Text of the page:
It sounds interesting: a fact-inspired film from Ilan Duran Cohen’s about Jean-Marie (Aron) Lustiger, a Jewish boy who converted during the Nazi occupation and rose to become Archbishop of Paris, all while firmly maintaining his identity as a Jew. Like Jesus, non? But it feels rushed, with too many bumps edited out of the story. Once he’s risen, the story sorts itself down to two lines of action: the Cardinal’s tense relation with his disapproving father; and the Cardinal’s tense relation with his largely approving boss, Pope John Paul II. The situations come to a head during his father’s burial (should a Cardinal say Kaddish, the Hebrew prayer for the dead?); and when a stubborn (make that tone-deaf) set of Carmelite nuns open a convent in Auschwitz, right where the Cardinal’s mother died during the war. It provides for a fine double climax with a chance to see the two most important men in the Cardinal’s life from new perspectives. But the dramatic possibilities feel glossed over and don't quite register. Perhaps the film misses too much of the backstory and of what one suspects must have been a difficult adolescence. It could have provided the film’s missing intellect & heart.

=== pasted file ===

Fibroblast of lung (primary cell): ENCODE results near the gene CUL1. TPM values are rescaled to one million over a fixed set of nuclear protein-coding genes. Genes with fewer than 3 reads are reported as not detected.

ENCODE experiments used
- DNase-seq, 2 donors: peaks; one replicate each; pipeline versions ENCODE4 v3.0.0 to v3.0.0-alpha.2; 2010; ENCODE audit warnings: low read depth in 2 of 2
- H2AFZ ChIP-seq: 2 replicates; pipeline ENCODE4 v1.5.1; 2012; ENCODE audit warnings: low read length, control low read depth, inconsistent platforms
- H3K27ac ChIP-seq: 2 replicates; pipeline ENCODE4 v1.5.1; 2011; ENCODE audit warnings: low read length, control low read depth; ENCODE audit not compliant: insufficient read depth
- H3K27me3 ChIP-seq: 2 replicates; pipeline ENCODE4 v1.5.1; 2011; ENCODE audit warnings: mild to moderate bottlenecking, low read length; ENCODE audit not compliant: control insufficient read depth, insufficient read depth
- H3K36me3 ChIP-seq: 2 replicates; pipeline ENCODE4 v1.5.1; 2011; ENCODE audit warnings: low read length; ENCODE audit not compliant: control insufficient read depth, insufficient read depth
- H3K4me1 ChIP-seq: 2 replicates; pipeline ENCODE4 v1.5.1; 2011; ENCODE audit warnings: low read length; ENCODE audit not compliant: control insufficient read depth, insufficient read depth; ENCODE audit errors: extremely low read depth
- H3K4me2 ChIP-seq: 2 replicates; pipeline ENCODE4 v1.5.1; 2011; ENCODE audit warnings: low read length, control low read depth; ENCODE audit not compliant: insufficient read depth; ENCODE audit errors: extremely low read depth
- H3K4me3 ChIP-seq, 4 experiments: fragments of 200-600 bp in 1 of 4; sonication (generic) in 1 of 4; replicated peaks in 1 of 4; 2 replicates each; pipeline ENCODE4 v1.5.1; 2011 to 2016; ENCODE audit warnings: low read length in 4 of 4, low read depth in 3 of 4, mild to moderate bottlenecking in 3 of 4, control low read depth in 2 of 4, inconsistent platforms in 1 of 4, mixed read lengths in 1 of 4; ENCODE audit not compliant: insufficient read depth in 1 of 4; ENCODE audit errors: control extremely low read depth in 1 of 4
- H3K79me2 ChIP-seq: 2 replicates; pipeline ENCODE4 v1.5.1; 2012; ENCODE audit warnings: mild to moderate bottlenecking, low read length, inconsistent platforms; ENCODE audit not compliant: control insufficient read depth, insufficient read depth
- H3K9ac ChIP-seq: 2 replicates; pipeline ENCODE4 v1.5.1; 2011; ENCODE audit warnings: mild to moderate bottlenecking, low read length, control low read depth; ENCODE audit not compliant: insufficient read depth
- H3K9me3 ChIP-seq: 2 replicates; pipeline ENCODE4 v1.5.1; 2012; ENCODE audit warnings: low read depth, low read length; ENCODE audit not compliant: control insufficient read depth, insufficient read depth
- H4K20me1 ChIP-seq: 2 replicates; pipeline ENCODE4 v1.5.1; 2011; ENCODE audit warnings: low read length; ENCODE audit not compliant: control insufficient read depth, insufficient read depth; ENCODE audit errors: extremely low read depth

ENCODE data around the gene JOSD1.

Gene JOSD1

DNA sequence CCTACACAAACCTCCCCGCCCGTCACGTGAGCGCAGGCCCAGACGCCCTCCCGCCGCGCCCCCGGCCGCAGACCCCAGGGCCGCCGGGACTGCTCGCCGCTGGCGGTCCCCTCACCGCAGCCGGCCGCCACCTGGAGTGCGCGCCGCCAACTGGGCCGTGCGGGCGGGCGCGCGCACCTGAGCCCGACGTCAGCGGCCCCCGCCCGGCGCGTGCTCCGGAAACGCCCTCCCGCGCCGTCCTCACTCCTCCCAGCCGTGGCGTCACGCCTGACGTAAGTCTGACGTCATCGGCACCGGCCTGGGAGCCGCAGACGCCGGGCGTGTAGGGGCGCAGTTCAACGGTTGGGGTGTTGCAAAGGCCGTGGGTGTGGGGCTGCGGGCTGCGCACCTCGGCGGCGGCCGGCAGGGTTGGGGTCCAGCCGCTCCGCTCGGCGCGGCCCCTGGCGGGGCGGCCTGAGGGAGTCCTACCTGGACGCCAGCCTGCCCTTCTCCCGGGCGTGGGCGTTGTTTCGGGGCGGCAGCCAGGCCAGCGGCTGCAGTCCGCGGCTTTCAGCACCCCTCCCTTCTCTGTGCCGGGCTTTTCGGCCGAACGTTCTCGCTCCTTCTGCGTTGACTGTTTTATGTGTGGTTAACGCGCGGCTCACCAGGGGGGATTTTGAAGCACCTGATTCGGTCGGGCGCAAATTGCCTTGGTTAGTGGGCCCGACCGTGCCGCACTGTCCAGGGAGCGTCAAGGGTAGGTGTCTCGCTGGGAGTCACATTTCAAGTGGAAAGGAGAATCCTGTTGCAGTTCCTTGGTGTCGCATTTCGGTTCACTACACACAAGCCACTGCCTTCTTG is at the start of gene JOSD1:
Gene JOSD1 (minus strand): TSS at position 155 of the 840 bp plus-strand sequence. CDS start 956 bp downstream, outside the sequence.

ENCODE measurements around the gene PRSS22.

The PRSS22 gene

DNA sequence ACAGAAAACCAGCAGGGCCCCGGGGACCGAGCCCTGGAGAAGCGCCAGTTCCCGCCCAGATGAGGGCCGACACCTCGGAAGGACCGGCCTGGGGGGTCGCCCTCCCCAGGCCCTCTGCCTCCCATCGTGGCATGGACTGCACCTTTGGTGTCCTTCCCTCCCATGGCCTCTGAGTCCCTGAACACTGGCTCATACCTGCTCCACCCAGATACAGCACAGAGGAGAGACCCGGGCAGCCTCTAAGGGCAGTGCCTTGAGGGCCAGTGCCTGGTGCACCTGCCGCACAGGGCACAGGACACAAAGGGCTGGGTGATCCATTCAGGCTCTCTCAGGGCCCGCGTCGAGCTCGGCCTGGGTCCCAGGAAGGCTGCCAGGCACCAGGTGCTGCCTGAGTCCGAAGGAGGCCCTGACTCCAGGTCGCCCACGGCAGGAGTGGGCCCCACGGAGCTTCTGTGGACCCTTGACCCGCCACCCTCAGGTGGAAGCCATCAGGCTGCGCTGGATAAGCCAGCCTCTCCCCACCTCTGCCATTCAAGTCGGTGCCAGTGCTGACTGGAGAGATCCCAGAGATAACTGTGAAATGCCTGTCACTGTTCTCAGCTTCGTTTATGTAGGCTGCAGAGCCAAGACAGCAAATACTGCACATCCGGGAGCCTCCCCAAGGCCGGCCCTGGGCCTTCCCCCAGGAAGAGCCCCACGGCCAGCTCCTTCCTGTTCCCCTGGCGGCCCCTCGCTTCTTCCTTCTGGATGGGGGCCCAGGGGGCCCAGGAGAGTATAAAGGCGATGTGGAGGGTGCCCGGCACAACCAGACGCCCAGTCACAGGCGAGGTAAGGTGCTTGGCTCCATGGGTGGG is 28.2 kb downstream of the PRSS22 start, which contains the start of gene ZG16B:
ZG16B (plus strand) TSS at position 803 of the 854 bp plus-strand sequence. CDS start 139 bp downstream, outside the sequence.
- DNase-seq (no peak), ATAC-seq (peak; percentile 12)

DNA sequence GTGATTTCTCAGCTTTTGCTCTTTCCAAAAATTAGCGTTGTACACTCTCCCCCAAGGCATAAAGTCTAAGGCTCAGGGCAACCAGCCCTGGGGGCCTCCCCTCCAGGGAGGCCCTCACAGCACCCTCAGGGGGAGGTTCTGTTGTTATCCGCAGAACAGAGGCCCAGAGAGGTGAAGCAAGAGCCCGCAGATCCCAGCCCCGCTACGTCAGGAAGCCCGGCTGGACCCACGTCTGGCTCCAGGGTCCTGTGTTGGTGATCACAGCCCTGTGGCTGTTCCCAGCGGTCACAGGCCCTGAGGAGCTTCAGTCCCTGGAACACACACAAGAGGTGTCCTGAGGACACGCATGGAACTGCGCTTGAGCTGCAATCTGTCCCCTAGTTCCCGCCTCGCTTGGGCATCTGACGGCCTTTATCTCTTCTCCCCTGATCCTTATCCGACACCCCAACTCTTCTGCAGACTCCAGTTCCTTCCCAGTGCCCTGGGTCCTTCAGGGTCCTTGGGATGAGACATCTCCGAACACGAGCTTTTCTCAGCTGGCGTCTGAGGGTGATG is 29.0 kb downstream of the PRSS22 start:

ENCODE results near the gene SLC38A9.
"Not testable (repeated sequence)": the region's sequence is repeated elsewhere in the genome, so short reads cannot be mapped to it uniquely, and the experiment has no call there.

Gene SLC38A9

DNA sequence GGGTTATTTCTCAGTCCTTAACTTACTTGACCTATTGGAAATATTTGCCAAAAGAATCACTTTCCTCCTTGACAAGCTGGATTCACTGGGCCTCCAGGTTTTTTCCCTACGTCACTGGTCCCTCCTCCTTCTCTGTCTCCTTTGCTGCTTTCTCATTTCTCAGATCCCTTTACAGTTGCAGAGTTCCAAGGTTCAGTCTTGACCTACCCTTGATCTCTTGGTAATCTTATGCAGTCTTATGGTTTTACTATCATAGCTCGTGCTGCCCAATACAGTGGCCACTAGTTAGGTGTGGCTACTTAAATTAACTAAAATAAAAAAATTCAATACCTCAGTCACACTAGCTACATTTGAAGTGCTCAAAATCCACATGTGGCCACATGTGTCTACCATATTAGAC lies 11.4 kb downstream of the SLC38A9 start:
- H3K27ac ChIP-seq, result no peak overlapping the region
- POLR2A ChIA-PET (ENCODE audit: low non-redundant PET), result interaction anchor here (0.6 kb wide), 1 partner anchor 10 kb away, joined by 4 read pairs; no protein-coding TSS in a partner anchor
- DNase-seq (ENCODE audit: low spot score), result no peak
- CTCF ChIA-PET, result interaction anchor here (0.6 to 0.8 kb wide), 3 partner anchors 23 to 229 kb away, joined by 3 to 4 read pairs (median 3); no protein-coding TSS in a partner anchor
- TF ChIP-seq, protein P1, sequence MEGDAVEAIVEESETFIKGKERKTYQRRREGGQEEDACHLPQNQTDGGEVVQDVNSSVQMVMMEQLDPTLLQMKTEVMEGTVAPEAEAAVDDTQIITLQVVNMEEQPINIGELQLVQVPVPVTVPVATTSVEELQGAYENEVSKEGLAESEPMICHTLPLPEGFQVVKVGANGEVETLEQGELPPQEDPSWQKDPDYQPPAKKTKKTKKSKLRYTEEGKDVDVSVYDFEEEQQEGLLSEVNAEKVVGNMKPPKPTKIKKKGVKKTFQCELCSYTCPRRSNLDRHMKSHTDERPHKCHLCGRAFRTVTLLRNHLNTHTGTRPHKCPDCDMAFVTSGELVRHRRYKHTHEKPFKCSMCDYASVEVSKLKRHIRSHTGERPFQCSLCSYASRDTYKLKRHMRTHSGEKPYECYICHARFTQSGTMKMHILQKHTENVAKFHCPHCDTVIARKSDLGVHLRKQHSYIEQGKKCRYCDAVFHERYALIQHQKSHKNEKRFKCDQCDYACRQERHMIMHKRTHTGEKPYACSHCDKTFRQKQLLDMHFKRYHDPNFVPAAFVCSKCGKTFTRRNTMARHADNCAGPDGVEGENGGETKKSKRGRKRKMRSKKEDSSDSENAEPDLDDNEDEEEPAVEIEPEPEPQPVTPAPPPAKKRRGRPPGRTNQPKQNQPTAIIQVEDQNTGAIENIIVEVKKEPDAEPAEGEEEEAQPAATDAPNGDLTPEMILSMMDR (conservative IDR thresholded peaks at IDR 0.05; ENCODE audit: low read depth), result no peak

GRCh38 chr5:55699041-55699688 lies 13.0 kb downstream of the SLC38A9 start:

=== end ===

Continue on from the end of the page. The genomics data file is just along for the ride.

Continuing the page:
SCREWY THOUGHT OF THE DAY: The basic situation could have prompted Yogi Berra to repeat what he said upon learning that the Mayor of Dublin was Jewish. ‘Only in America!’ (BTW: a closer translation of the French title might be GOD’S MONGREL or GOD’S HALF-BREED.)